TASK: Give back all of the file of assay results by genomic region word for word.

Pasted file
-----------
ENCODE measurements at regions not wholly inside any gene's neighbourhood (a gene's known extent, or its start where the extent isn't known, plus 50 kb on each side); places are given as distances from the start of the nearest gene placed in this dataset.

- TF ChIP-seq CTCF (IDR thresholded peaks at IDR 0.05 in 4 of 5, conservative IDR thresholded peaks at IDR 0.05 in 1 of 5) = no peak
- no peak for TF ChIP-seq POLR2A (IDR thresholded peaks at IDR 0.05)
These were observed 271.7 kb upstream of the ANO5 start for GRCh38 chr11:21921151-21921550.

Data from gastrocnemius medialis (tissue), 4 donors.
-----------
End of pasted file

ENCODE measurements at regions not wholly inside any gene's neighbourhood (a gene's known extent, or its start where the extent isn't known, plus 50 kb on each side); places are given as distances from the start of the nearest gene placed in this dataset.

- TF ChIP-seq CTCF (IDR thresholded peaks at IDR 0.05 in 4 of 5, conservative IDR thresholded peaks at IDR 0.05 in 1 of 5) = no peak
- no peak for TF ChIP-seq POLR2A (IDR thresholded peaks at IDR 0.05)
These were observed 271.7 kb upstream of the ANO5 start for GRCh38 chr11:21921151-21921550.

Data from gastrocnemius medialis (tissue), 4 donors.